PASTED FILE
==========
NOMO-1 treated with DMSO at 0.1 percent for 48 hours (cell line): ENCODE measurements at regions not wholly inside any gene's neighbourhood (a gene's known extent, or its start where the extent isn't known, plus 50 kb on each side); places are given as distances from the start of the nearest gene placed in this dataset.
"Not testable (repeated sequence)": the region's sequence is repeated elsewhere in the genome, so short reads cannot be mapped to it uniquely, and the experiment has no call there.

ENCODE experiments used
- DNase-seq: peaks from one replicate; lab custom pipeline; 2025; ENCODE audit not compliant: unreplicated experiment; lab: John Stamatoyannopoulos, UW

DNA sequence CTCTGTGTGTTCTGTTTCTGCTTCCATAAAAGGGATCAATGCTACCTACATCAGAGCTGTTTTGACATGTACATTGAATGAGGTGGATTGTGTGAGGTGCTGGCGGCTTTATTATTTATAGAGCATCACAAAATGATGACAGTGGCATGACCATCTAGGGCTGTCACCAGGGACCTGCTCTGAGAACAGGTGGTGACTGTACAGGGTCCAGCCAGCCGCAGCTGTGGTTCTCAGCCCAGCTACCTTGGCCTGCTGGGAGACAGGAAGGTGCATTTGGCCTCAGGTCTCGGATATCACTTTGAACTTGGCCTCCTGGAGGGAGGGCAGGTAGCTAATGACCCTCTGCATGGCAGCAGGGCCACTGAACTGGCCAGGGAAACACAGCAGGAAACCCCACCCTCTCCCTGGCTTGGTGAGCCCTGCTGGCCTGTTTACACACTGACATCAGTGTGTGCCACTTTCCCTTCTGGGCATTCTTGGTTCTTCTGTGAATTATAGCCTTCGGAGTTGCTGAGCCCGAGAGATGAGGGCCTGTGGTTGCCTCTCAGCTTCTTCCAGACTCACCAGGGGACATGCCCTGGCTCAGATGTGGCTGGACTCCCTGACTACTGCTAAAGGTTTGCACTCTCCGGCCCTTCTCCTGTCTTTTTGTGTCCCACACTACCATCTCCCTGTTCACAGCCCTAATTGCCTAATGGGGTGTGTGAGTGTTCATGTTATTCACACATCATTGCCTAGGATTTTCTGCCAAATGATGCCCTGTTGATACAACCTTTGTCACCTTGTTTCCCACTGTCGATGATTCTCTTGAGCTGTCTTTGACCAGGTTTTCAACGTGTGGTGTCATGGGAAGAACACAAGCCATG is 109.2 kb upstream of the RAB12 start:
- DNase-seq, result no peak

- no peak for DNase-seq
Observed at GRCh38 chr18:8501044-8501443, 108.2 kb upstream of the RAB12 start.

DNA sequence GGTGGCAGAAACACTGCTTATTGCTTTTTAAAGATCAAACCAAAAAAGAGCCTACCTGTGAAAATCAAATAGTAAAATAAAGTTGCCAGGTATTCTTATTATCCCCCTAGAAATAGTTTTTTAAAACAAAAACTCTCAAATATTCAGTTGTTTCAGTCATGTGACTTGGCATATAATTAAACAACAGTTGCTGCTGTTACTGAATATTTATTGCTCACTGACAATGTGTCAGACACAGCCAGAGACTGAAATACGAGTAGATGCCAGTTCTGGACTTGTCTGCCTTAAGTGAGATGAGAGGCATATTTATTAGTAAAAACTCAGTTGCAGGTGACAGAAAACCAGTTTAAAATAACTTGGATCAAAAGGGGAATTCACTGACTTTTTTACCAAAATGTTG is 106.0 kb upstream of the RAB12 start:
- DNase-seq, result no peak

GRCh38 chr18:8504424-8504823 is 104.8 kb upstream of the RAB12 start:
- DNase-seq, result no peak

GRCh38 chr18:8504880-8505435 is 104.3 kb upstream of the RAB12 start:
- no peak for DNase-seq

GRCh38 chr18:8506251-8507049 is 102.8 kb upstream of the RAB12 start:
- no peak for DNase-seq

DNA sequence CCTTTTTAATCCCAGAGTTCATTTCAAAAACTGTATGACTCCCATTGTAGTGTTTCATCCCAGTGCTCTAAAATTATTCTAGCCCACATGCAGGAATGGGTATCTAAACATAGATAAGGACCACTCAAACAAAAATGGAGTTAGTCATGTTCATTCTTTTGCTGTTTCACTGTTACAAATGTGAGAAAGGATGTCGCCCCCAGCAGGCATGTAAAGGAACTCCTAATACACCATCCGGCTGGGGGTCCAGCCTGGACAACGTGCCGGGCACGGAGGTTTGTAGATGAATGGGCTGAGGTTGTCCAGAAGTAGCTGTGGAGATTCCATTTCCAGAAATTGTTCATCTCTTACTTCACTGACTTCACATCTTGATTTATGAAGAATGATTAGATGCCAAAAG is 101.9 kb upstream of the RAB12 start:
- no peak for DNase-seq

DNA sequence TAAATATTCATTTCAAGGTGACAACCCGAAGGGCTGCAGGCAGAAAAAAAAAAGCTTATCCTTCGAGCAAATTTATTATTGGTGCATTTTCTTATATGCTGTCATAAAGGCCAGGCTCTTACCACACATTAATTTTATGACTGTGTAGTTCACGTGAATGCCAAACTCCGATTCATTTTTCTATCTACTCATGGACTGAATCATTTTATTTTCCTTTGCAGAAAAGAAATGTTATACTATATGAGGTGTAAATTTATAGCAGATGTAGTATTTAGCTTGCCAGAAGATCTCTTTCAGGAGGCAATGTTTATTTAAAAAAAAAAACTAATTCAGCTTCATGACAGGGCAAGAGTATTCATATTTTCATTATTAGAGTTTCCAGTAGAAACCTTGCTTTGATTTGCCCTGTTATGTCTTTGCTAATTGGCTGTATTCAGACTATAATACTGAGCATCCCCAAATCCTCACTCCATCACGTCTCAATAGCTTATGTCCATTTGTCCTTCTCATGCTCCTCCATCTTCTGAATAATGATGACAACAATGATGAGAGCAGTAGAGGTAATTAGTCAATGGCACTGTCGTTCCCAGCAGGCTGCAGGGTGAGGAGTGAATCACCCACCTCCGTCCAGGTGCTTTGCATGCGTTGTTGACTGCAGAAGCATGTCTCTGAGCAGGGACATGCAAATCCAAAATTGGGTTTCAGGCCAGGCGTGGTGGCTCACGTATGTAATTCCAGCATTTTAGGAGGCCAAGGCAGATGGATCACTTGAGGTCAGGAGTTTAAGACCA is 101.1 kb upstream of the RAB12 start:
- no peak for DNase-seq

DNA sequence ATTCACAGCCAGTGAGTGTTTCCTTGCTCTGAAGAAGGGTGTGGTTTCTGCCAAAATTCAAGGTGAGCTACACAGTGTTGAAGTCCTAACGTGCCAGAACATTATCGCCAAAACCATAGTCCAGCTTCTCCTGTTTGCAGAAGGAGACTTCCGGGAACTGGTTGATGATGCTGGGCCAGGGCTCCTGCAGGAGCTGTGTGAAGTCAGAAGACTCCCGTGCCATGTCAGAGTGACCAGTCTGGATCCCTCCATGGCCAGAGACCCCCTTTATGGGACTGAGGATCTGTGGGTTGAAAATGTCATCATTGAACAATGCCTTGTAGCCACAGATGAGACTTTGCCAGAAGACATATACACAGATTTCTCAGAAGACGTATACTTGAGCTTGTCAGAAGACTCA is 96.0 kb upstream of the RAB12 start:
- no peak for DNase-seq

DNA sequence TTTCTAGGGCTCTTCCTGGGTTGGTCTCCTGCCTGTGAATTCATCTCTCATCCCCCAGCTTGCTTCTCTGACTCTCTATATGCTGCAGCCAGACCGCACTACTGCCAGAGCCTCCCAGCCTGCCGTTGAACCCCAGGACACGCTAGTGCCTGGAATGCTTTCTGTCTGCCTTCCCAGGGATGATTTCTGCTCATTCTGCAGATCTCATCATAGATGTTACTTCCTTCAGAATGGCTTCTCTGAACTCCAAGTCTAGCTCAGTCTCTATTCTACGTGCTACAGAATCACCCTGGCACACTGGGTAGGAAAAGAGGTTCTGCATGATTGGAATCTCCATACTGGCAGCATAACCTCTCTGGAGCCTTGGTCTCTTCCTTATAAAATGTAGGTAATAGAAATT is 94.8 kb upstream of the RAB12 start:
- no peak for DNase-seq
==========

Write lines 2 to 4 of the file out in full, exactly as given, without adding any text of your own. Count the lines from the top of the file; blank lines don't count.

"Not testable (repeated sequence)": the region's sequence is repeated elsewhere in the genome, so short reads cannot be mapped to it uniquely, and the experiment has no call there.

ENCODE experiments used
- DNase-seq: peaks from one replicate; lab custom pipeline; 2025; ENCODE audit not compliant: unreplicated experiment; lab: John Stamatoyannopoulos, UW